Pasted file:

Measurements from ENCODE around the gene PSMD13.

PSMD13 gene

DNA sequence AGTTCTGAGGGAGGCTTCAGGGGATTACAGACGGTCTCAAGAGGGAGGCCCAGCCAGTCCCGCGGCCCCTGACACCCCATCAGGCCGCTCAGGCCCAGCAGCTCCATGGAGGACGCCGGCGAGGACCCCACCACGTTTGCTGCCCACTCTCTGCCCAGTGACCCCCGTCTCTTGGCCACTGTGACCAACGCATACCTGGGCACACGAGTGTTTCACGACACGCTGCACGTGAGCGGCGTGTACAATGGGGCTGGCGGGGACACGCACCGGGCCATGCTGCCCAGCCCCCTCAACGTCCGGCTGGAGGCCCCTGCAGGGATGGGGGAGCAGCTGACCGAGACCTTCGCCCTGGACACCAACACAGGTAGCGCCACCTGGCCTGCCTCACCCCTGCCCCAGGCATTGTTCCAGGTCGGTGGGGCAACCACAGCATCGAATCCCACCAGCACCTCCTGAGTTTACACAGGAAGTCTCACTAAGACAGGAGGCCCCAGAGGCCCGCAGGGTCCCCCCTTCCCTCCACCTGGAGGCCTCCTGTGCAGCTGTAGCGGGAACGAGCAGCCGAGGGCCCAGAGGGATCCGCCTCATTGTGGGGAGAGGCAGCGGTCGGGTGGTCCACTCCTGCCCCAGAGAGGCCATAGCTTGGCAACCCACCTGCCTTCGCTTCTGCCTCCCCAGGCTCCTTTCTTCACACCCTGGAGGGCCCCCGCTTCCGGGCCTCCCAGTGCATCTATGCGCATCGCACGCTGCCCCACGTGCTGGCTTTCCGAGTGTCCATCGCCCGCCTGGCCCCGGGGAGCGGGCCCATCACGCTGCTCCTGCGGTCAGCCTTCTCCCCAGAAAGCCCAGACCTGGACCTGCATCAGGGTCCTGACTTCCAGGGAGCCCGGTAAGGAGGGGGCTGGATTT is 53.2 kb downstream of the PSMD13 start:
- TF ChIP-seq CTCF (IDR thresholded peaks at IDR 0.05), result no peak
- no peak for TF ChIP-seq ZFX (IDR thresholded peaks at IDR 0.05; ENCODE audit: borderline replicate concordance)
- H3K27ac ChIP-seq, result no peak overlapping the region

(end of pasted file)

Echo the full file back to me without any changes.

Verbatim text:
Measurements from ENCODE around the gene PSMD13.

PSMD13 gene

DNA sequence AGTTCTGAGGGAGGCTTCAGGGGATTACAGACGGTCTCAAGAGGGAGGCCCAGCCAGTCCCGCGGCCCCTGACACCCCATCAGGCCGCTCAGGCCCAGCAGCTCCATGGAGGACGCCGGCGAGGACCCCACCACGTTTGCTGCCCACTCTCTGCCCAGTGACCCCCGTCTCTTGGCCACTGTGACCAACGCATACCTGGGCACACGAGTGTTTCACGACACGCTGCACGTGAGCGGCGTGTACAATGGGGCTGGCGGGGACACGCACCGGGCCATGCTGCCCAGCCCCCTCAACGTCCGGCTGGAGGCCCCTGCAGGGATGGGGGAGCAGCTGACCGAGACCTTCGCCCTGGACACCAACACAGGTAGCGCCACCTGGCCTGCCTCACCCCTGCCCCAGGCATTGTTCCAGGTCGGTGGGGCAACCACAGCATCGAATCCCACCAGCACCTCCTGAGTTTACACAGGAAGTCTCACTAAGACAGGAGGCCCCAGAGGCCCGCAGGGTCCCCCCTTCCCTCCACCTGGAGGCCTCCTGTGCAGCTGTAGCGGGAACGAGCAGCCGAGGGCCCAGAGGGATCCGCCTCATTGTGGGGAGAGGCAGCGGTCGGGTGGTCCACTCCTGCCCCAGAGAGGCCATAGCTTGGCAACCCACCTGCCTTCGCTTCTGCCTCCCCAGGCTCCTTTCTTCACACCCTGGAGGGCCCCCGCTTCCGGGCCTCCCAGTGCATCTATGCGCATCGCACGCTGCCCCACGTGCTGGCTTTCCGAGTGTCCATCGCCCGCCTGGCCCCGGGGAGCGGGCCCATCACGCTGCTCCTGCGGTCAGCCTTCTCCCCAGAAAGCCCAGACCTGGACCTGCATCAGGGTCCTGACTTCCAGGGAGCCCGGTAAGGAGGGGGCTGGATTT is 53.2 kb downstream of the PSMD13 start:
- TF ChIP-seq CTCF (IDR thresholded peaks at IDR 0.05), result no peak
- no peak for TF ChIP-seq ZFX (IDR thresholded peaks at IDR 0.05; ENCODE audit: borderline replicate concordance)
- H3K27ac ChIP-seq, result no peak overlapping the region